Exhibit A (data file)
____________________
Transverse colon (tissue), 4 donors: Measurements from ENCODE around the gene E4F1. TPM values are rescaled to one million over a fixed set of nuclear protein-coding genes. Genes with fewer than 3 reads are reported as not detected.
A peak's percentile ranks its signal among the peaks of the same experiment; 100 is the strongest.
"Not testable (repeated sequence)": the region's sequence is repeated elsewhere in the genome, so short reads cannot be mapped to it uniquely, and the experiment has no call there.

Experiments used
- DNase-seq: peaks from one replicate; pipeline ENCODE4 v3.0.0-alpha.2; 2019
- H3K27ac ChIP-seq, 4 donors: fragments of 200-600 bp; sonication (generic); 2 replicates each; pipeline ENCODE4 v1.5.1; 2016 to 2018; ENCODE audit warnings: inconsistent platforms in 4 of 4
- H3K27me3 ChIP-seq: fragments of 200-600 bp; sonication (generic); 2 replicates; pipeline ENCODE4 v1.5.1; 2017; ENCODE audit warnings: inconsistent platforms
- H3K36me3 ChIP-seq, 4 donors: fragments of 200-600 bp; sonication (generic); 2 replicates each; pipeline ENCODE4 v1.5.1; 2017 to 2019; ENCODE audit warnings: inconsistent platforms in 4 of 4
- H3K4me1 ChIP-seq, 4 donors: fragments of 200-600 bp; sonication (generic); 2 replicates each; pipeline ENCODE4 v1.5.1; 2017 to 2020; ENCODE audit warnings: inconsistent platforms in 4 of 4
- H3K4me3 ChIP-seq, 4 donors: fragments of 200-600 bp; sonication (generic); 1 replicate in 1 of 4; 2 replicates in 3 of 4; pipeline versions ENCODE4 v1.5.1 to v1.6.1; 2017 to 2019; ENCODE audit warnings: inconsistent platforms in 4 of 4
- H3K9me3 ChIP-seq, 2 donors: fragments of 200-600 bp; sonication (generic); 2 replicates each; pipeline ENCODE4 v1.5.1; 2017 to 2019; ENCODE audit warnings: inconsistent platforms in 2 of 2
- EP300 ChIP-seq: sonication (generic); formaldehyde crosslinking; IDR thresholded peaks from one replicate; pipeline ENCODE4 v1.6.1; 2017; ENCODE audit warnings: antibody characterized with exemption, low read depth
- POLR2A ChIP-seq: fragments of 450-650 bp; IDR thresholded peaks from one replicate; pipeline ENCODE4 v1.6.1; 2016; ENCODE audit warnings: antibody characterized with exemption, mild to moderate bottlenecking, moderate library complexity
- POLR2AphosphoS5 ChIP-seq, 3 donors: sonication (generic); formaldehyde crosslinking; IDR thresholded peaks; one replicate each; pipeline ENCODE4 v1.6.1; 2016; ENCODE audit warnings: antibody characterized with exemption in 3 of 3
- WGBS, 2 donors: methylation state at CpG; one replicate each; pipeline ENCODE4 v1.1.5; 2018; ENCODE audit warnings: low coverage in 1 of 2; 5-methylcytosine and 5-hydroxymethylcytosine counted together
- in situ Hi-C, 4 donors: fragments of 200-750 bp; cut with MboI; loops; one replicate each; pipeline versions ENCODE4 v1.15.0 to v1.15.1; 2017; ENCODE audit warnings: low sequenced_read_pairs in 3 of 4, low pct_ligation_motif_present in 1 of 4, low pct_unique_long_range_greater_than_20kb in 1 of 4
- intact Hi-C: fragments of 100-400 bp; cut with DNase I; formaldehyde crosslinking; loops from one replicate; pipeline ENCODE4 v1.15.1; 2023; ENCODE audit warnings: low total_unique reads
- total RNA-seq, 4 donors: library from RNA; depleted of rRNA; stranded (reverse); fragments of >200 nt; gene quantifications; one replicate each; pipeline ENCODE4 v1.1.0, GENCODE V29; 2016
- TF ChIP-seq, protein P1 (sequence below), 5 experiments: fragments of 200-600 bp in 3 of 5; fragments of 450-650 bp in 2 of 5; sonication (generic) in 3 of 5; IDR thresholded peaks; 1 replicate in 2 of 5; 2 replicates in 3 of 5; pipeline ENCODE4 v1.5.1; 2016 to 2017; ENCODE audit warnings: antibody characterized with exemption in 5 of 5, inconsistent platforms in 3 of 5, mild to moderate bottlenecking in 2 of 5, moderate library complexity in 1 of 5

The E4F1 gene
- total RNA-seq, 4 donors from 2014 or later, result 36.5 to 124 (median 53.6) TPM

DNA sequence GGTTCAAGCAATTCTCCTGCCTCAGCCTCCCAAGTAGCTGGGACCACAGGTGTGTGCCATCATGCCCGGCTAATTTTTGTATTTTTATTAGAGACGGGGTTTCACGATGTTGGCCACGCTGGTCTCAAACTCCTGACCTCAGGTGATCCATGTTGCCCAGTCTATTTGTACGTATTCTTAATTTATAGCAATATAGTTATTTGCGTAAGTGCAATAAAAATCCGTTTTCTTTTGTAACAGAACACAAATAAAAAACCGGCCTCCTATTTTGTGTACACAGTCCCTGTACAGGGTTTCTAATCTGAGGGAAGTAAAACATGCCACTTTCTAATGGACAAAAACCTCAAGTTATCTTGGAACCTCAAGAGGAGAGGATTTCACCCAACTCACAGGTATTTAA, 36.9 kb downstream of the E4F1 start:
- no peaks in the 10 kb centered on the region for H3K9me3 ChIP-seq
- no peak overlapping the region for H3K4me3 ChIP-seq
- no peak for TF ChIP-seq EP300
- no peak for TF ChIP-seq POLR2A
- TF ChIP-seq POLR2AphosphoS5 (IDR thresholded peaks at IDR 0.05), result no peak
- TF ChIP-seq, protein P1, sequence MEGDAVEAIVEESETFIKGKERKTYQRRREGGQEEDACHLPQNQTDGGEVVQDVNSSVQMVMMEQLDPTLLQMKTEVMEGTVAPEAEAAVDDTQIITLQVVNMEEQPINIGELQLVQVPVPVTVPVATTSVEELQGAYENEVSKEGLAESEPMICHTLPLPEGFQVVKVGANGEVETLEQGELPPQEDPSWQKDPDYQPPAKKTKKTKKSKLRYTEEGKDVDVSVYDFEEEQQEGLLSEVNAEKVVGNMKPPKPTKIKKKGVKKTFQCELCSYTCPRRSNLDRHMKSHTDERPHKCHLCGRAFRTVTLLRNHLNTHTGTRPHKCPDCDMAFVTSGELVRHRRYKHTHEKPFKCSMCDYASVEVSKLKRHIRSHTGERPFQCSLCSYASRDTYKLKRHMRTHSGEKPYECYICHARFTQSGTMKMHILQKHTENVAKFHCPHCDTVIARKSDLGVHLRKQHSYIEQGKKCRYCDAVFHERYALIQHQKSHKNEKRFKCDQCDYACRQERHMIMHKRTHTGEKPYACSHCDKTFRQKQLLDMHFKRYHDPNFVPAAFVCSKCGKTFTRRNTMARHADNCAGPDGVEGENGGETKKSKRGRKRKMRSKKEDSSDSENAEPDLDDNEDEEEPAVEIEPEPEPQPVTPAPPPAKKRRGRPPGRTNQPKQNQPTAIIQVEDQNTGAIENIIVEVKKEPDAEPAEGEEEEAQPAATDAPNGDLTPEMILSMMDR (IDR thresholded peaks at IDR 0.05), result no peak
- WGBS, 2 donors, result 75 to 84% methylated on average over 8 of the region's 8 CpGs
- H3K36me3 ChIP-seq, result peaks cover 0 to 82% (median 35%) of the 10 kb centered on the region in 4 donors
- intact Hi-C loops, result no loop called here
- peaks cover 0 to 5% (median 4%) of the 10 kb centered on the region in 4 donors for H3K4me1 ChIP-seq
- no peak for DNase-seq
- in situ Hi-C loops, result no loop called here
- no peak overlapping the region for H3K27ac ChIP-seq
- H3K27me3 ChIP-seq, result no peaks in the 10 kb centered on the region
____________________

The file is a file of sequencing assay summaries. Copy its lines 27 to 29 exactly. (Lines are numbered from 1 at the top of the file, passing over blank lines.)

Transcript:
- TF ChIP-seq POLR2AphosphoS5 (IDR thresholded peaks at IDR 0.05), result no peak
- TF ChIP-seq, protein P1, sequence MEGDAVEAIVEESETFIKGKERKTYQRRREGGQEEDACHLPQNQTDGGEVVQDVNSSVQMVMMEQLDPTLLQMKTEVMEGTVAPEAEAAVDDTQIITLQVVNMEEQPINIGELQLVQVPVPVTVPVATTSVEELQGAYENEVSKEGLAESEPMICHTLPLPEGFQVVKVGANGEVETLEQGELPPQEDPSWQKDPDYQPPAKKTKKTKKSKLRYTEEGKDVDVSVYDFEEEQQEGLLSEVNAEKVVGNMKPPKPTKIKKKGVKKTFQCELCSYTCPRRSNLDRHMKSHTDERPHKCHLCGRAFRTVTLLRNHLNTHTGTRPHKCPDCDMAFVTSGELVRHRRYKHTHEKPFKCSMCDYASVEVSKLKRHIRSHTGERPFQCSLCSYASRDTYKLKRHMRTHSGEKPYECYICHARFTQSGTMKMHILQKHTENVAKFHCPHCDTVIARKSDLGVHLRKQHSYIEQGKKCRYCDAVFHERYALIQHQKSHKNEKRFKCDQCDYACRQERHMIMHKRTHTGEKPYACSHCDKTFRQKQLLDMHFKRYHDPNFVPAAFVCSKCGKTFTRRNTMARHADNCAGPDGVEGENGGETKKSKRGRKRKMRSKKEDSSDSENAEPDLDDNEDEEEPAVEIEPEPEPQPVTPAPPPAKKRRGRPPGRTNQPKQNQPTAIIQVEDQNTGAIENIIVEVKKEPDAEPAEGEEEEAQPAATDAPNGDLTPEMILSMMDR (IDR thresholded peaks at IDR 0.05), result no peak
- WGBS, 2 donors, result 75 to 84% methylated on average over 8 of the region's 8 CpGs